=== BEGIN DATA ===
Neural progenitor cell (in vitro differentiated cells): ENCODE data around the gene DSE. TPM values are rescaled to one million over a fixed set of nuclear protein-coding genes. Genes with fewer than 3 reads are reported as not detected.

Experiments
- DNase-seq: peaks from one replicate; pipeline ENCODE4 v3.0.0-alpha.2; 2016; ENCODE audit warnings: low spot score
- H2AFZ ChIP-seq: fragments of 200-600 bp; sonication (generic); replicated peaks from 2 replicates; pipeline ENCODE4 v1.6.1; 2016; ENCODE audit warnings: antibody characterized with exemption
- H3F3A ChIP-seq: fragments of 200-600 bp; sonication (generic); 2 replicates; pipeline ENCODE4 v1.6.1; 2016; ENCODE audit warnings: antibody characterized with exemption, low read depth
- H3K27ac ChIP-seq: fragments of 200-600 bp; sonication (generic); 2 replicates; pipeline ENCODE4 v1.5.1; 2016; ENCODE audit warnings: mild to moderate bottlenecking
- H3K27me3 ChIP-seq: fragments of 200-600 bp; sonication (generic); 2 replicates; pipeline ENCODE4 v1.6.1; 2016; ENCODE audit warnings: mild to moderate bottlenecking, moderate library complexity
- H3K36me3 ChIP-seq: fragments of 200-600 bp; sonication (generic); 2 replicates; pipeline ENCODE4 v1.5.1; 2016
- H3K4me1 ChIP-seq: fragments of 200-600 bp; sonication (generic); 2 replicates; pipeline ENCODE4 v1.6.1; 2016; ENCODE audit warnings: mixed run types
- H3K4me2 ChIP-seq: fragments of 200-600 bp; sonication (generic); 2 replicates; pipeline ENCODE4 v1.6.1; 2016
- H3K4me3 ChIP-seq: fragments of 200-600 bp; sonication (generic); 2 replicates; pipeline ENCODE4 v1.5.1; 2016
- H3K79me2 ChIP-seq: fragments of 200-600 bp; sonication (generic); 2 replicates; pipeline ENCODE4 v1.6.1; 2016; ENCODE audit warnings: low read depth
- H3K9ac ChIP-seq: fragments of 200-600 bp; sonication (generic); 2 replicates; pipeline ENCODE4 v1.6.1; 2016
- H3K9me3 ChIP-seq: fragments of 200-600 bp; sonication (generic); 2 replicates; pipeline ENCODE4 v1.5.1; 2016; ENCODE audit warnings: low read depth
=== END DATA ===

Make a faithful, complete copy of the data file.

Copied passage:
Neural progenitor cell (in vitro differentiated cells): ENCODE data around the gene DSE. TPM values are rescaled to one million over a fixed set of nuclear protein-coding genes. Genes with fewer than 3 reads are reported as not detected.

Experiments
- DNase-seq: peaks from one replicate; pipeline ENCODE4 v3.0.0-alpha.2; 2016; ENCODE audit warnings: low spot score
- H2AFZ ChIP-seq: fragments of 200-600 bp; sonication (generic); replicated peaks from 2 replicates; pipeline ENCODE4 v1.6.1; 2016; ENCODE audit warnings: antibody characterized with exemption
- H3F3A ChIP-seq: fragments of 200-600 bp; sonication (generic); 2 replicates; pipeline ENCODE4 v1.6.1; 2016; ENCODE audit warnings: antibody characterized with exemption, low read depth
- H3K27ac ChIP-seq: fragments of 200-600 bp; sonication (generic); 2 replicates; pipeline ENCODE4 v1.5.1; 2016; ENCODE audit warnings: mild to moderate bottlenecking
- H3K27me3 ChIP-seq: fragments of 200-600 bp; sonication (generic); 2 replicates; pipeline ENCODE4 v1.6.1; 2016; ENCODE audit warnings: mild to moderate bottlenecking, moderate library complexity
- H3K36me3 ChIP-seq: fragments of 200-600 bp; sonication (generic); 2 replicates; pipeline ENCODE4 v1.5.1; 2016
- H3K4me1 ChIP-seq: fragments of 200-600 bp; sonication (generic); 2 replicates; pipeline ENCODE4 v1.6.1; 2016; ENCODE audit warnings: mixed run types
- H3K4me2 ChIP-seq: fragments of 200-600 bp; sonication (generic); 2 replicates; pipeline ENCODE4 v1.6.1; 2016
- H3K4me3 ChIP-seq: fragments of 200-600 bp; sonication (generic); 2 replicates; pipeline ENCODE4 v1.5.1; 2016
- H3K79me2 ChIP-seq: fragments of 200-600 bp; sonication (generic); 2 replicates; pipeline ENCODE4 v1.6.1; 2016; ENCODE audit warnings: low read depth
- H3K9ac ChIP-seq: fragments of 200-600 bp; sonication (generic); 2 replicates; pipeline ENCODE4 v1.6.1; 2016
- H3K9me3 ChIP-seq: fragments of 200-600 bp; sonication (generic); 2 replicates; pipeline ENCODE4 v1.5.1; 2016; ENCODE audit warnings: low read depth